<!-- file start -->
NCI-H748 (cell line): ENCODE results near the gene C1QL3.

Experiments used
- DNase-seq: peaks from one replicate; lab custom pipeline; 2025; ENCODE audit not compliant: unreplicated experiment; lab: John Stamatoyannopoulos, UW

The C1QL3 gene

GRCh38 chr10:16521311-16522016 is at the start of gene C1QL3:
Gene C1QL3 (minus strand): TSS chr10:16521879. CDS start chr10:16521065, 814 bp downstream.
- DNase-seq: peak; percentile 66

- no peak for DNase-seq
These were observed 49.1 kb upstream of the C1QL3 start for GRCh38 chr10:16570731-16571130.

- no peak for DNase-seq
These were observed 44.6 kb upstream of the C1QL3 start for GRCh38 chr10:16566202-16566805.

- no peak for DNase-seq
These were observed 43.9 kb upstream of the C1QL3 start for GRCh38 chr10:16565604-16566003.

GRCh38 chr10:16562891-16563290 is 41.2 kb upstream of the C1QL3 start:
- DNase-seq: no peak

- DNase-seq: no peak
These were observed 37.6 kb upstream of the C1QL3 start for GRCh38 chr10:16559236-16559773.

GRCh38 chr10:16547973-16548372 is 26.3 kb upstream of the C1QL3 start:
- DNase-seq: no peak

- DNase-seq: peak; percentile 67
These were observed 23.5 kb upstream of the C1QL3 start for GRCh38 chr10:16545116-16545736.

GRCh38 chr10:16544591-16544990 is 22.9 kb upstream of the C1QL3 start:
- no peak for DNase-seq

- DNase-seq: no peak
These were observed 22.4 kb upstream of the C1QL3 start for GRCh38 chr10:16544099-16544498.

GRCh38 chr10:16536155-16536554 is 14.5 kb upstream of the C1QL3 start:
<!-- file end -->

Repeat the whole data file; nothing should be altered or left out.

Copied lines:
NCI-H748 (cell line): ENCODE results near the gene C1QL3.

Experiments used
- DNase-seq: peaks from one replicate; lab custom pipeline; 2025; ENCODE audit not compliant: unreplicated experiment; lab: John Stamatoyannopoulos, UW

The C1QL3 gene

GRCh38 chr10:16521311-16522016 is at the start of gene C1QL3:
Gene C1QL3 (minus strand): TSS chr10:16521879. CDS start chr10:16521065, 814 bp downstream.
- DNase-seq: peak; percentile 66

- no peak for DNase-seq
These were observed 49.1 kb upstream of the C1QL3 start for GRCh38 chr10:16570731-16571130.

- no peak for DNase-seq
These were observed 44.6 kb upstream of the C1QL3 start for GRCh38 chr10:16566202-16566805.

- no peak for DNase-seq
These were observed 43.9 kb upstream of the C1QL3 start for GRCh38 chr10:16565604-16566003.

GRCh38 chr10:16562891-16563290 is 41.2 kb upstream of the C1QL3 start:
- DNase-seq: no peak

- DNase-seq: no peak
These were observed 37.6 kb upstream of the C1QL3 start for GRCh38 chr10:16559236-16559773.

GRCh38 chr10:16547973-16548372 is 26.3 kb upstream of the C1QL3 start:
- DNase-seq: no peak

- DNase-seq: peak; percentile 67
These were observed 23.5 kb upstream of the C1QL3 start for GRCh38 chr10:16545116-16545736.

GRCh38 chr10:16544591-16544990 is 22.9 kb upstream of the C1QL3 start:
- no peak for DNase-seq

- DNase-seq: no peak
These were observed 22.4 kb upstream of the C1QL3 start for GRCh38 chr10:16544099-16544498.

GRCh38 chr10:16536155-16536554 is 14.5 kb upstream of the C1QL3 start: